3. Centrifuge the homogenized sample at 10,000 g for 60 min at 4ºC, and transfer the supernatant to a new tube.
Tea (antioxidant activity detection)
1. Add 60 ml boiled water to 10 g of tea, and leave it for 2.5 min.
2. Filter the extract with paper filter and then filter again with a 0.45 μm membrane filter.
3. Dilute the filtrate with distilled water to prepare sample solution.
Erythrocytes or Plasma
1. Centrifuge 2-3 ml of anticoagulant-treated blood (such as heparin 10 U/ml final concentration) at 600 g for 10 min at 4°C.
2. Remove the supernatant and dilute it with saline to use as a plasma sample. Add saline to the pellet to prepare the same volume, and suspend the pellet.
3. Centrifuge the pellet suspension at 600 g for 10 min at 4ºC, and discard the supernatant.
4. Add the same volume of saline, and repeat Step 3 twice.
5. Suspend the pellet with 4 ml distilled water, then add 1 ml ethanol and 0.6 ml chloroform.
6. Shake the mixture vigorously with a shaker for 15 min at 4°C.
7. Centrifuge the mixture at 600 g for 10 min at 4ºC and transfer the upper water-ethanol phase to a new tube.
8. Mix 0.1 ml of the upper phase with 0.7 ml distilled water, and dilute with 0.25% ethanol to prepare sample solution.
Extracellular SOD (EC-SOD)
1. Prepare a 0.5 ml volume of Con A-sepharose column equilibrated with PBS.
2. Apply supernatant of a tissue homogenate on the column, and leave the column for 5 min at room temperature.
3. Add total 10 ml PBS to wash the column.
4. Add 1 ml of 0.5 M α-methylmannoside/PBS, and collect the eluate. Repeat 5 times.
5. Use the eluate for the SOD assay without dilution. If the SOD activity is high enough, dilute the eluate with PBS.
Wine (antioxidant activity detection)
1. Filter wine with a 0.45 μm membrane filter.
2. Dilute the filtrate with distilled water to prepare sample solution.
Inhibition curve by WST Method
Fig. 5 Inhibition curve prepared by different data acquisition times
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Samples from: hESCs
Treatments: SOD-1 overexpressing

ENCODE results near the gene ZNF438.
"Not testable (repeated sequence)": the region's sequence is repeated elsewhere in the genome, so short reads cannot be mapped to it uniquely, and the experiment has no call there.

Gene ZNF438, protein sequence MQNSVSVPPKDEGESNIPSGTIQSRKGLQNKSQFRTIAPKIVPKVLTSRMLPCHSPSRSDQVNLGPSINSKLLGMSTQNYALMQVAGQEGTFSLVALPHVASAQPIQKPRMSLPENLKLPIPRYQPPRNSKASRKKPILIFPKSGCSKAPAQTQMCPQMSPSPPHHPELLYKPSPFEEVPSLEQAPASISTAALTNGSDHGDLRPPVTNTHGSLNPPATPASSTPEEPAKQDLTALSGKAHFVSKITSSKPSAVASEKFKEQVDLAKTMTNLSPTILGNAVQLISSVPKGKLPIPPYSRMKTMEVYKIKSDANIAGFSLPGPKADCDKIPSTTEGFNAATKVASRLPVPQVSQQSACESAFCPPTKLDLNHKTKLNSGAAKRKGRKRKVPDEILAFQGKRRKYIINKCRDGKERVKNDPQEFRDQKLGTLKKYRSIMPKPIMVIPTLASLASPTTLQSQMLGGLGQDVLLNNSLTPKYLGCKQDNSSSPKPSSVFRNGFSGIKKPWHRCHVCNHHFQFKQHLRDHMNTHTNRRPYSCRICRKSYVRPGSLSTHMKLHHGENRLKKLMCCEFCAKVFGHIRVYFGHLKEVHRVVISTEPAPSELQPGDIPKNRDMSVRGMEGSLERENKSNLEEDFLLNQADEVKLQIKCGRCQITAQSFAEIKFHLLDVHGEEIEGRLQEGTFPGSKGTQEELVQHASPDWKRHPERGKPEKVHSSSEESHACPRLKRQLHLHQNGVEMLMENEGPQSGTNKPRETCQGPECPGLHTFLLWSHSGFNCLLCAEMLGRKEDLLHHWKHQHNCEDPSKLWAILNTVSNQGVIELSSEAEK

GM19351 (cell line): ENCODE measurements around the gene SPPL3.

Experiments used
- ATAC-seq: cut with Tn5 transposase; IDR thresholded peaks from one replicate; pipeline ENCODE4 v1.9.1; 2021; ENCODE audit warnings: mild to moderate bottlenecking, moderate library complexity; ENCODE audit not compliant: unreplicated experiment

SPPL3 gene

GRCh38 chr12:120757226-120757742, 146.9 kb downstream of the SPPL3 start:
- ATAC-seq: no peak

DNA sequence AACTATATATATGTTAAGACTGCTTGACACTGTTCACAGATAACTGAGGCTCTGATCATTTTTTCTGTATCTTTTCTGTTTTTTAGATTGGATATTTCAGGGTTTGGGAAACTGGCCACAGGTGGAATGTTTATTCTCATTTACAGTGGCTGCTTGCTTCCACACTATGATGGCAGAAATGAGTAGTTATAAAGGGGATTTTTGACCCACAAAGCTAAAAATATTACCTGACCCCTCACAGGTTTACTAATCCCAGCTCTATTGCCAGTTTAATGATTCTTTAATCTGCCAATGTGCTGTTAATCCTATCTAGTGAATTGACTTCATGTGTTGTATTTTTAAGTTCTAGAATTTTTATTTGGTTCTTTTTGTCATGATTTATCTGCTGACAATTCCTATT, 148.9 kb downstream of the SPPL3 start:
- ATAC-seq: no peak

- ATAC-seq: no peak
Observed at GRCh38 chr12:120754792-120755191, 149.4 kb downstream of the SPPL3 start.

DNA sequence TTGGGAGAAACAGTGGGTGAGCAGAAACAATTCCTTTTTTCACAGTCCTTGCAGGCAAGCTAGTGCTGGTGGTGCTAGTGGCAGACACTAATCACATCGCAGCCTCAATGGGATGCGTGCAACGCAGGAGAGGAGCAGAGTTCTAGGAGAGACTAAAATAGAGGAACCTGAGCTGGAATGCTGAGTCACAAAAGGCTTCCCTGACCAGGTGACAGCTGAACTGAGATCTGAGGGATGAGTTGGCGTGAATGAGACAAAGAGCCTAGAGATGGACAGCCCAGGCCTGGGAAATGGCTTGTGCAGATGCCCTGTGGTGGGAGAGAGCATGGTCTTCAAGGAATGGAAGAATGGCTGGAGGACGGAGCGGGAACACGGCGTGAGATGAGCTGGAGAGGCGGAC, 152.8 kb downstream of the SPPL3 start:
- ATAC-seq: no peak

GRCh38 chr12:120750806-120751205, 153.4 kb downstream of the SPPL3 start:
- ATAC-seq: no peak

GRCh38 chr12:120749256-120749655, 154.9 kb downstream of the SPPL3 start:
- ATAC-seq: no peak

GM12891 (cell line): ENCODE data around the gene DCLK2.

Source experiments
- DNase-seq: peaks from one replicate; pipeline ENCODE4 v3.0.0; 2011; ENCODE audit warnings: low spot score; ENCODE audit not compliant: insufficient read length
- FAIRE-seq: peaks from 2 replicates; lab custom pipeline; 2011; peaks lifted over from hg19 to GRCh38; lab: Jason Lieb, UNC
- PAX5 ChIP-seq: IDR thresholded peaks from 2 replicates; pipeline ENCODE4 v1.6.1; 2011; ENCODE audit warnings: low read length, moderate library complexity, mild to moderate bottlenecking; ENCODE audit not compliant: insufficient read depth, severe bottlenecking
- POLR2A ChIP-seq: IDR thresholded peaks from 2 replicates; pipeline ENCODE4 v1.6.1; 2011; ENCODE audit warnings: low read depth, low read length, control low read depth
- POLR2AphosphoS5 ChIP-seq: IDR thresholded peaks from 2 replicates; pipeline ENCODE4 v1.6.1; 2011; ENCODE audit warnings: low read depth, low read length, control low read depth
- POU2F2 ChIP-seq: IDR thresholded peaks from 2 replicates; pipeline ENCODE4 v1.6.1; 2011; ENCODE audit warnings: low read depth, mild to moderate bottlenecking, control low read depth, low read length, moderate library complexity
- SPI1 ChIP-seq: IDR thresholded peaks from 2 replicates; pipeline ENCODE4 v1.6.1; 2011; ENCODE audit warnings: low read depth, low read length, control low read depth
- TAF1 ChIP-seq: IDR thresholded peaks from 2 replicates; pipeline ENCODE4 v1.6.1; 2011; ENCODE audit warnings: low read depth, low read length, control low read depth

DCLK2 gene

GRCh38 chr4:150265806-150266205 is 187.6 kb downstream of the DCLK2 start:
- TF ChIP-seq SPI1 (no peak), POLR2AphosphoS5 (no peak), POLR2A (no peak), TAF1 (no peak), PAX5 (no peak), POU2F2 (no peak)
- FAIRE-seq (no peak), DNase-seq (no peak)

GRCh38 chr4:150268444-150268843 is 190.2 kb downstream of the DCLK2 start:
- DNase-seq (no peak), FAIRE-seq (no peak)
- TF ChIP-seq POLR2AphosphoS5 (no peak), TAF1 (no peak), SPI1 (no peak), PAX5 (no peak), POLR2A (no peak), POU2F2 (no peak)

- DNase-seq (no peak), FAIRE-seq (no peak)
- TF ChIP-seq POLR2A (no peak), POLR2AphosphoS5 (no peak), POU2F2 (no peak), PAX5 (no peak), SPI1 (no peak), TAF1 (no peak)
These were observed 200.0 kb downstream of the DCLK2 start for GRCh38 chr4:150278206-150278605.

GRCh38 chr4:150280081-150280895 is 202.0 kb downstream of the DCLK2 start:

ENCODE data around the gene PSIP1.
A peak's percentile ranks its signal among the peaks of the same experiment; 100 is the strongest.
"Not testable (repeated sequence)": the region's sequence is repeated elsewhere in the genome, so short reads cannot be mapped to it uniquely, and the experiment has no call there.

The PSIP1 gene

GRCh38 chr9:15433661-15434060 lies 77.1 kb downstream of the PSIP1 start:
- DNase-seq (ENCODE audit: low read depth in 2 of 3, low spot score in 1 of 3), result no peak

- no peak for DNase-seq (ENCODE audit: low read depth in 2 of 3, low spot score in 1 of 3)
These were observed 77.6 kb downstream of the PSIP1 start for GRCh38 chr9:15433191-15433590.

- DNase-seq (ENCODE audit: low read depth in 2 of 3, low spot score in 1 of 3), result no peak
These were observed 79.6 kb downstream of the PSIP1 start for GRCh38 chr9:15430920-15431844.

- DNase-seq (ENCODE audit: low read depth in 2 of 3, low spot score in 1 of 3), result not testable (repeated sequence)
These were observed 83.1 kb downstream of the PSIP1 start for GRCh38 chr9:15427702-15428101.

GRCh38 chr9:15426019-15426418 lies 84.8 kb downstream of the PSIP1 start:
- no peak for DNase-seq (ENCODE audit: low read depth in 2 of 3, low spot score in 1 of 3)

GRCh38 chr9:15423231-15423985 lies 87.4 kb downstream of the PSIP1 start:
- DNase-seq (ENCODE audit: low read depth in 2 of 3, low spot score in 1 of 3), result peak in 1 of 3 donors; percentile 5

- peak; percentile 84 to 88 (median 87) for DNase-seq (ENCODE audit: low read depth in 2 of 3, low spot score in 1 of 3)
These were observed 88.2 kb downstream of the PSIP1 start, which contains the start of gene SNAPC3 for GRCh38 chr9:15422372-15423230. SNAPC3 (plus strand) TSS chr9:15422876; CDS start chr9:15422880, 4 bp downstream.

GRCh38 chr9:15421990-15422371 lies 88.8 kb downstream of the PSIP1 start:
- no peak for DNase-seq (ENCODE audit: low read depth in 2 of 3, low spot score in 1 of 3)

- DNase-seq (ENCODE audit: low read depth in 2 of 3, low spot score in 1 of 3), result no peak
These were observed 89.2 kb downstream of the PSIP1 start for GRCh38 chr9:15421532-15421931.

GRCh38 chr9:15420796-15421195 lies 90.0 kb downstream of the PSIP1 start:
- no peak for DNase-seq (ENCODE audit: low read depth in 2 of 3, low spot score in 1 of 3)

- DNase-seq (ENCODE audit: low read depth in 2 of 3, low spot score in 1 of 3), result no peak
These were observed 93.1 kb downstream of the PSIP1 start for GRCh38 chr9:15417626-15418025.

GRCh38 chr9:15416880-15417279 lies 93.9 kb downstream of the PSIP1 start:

References: Amyotrophic Lateral Sclerosis Model Derived from Human Embryonic Stem Cells Overexpressing Mutant Superoxide Dismutase 1
T. Wada, et al., Stem Cells Trans Med, 1, 396(2012)
Samples from: mouse heart, liver
References: Copper chelation by tetrathiomolybdate inhibits lipopolysaccharide-induced inflammatory responses in vivo
H. Wei, et al., Am J Physiol Heart Circ Physiol, 301, H712(2011)
Samples from: MEF cells
Treatments: presenilin knock-out
References: Presenilins Promote the Cellular Uptake of Copper and Zinc and Maintain Copper Chaperone of SOD1-dependent Copper/Zinc Superoxide Dismutase Activity
M. A. Greenough, et al., J Biol Chem, 286, 9776(2011)
Samples from: mouse lung
Treatments: SOD3 knockout, overexpressing
References: Extracellular superoxide dismutase protects against pulmonary emphysema by attenuating oxidative fragmentation of ECM
H. Yao, et al., PNAS, 107, 15571(2010)
Samples from: mouse liver Nrf2
Treatments: nuclear factor-E2-related factor-2
References: Deletion of nuclear factor-E2-related factor-2 leads to rapid onset and progression of nutritional steatohepatitis in mice
H. Sugimoto, et al., Am J Physiol Gastrointest Liver Physiol, 298, G283(2010)
Samples from: bacteria (Francisella strains)
References: Gallium Disrupts Iron Uptake by Intracellular and Extracellular Francisella Strains and Exhibits Therapeutic Efficacy in a Murine Pulmonary Infection Model
O. Olakanmi, et al., Antimicrob Agents Chemother, 54, 244(2010)